Graph Algorithms: Basic Guide for Your Next Technical Interview

Published Sep 13, 2016Last updated Jan 18, 2017
Graph Algorithms: Basic Guide for Your Next Technical Interview

This tutorial is about basic graph algorithms and how these can be used to solve some general problems asked in technical interviews.


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Graph

A graph is a collection of finite sets of vertices (or nodes) (V) and edges (E). Edges are represented as ordered pairs (u, v) where (u, v) indicates that there is an edge from vertex u to vertex v. Edges may contain cost, weight, or length. The degree or valency of a vertex is the number of edges that connect to it.

Types of Graphs:

Undirected

An undirected graph is a graph in which all the edges are bidirectional, that is, edges don’t point in a specific direction.

graph algorithms

Directed

A directed graph is a graph in which all the edges are unidirectional.

Weighted

Graph in which edges have some weight or cost assigned to them.

In the image below, we can see that there are many paths with some cost associated with them, for example, to go from vertex 0 to vertex 3, there are two possible paths

  1. 0 -> 2 -> 3 with cost = 6 + 1 = 7
  2. 0 -> 1 -> 3 with cost = 1 + 3 = 4

graphs algorithms

A graph is called Cyclic if it contains a path that starts and ends on the same vertex; such paths are called Cycle. A Graph containing no cycle is called Acyclic Graph.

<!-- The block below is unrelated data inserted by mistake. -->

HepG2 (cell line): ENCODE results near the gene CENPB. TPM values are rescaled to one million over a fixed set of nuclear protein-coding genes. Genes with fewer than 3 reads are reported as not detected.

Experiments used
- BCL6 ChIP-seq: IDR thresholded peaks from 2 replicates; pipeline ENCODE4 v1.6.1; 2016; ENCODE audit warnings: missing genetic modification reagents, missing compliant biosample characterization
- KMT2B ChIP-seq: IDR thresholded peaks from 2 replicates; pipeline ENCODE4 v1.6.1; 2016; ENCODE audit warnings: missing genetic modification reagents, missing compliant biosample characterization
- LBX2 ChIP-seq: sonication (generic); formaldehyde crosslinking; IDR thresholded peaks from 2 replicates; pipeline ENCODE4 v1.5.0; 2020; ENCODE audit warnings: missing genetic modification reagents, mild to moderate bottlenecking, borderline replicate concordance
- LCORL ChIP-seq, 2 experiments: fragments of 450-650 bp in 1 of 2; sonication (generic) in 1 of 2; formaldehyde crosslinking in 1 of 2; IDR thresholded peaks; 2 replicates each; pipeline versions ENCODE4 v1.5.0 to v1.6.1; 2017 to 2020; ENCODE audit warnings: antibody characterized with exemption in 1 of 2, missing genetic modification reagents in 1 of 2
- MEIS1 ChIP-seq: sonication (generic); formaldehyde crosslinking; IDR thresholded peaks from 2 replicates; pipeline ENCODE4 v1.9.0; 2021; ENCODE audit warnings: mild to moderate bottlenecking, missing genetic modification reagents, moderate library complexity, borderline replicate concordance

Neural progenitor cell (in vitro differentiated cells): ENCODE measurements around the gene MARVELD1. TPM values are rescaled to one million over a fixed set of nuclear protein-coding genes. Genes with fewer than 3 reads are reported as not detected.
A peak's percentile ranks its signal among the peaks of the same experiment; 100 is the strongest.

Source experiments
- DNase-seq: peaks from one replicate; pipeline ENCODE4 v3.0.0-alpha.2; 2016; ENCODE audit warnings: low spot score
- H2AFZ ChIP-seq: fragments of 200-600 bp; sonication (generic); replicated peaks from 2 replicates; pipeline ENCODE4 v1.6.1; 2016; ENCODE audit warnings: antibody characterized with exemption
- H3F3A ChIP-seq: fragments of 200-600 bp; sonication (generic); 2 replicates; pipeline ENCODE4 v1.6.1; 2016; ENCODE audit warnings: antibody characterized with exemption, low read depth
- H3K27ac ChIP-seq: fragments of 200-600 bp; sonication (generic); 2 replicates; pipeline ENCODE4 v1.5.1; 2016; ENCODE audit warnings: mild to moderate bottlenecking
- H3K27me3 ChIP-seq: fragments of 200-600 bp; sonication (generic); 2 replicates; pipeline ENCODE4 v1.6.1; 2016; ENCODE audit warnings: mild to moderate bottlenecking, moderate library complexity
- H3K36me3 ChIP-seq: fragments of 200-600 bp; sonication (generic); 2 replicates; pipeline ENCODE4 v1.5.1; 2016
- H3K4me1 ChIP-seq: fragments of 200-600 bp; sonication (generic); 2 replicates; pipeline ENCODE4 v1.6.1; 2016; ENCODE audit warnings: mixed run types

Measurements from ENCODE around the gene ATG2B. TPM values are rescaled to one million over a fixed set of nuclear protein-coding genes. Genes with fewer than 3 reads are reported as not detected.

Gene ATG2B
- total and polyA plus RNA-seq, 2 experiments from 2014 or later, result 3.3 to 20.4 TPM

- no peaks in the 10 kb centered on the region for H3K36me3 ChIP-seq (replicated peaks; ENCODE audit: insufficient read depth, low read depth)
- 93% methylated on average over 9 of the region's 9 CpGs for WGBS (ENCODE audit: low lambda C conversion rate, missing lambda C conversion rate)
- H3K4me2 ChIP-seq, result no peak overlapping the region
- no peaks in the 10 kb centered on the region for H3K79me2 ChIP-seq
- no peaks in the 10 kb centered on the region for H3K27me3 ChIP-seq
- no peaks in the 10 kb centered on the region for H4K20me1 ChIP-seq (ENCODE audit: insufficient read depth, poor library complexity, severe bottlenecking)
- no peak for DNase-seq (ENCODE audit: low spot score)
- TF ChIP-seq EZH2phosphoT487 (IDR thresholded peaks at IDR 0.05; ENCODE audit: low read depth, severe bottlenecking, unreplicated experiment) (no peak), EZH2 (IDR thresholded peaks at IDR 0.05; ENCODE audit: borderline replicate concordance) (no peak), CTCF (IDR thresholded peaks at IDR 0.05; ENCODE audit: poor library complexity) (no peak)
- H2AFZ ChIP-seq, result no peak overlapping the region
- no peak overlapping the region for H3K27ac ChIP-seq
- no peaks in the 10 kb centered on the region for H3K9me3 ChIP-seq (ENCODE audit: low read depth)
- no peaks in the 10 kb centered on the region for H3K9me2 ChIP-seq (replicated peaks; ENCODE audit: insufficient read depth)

A Tree is an Acyclic Graph such that there exists exactly one path between any pair of vertices and have N-1 edges with N vertices.

graph algorithms

Graph Representation:

Mainly, a graph is represented in these two ways.

Adjacency Matrix:

Adjacency matrix is a V x V matrix in which entry A[i][j] = 1 if there exists a path from vertex i to vertex j—else it is 0. We can observe easily that if graph is Undirected then A[i][j] = A[j][i], while the same is not necessary in the case of a directed graph.
Adjacency matrix can be easily modified to store cost of path A[i][j] = C(i,j)
in case of weighted graph.
Time complexity of accessing information from Adjacency Matrix is O(1) while Space complexity is O(N^2)

Example of above can be seen in the image below

graph algorithms

Code in cpp showing the use of Adjacency Matrix:

#include <bits/stdc++.h>
using namespace std;

int main()
{
  int nodes, edges;
  cin >> nodes;      // input number of nodes in graph
  cin >> edges;      // input number of edges in graph

  int graph[nodes+1][nodes+1];
  for( int i =0 ; i <= nodes ; i++)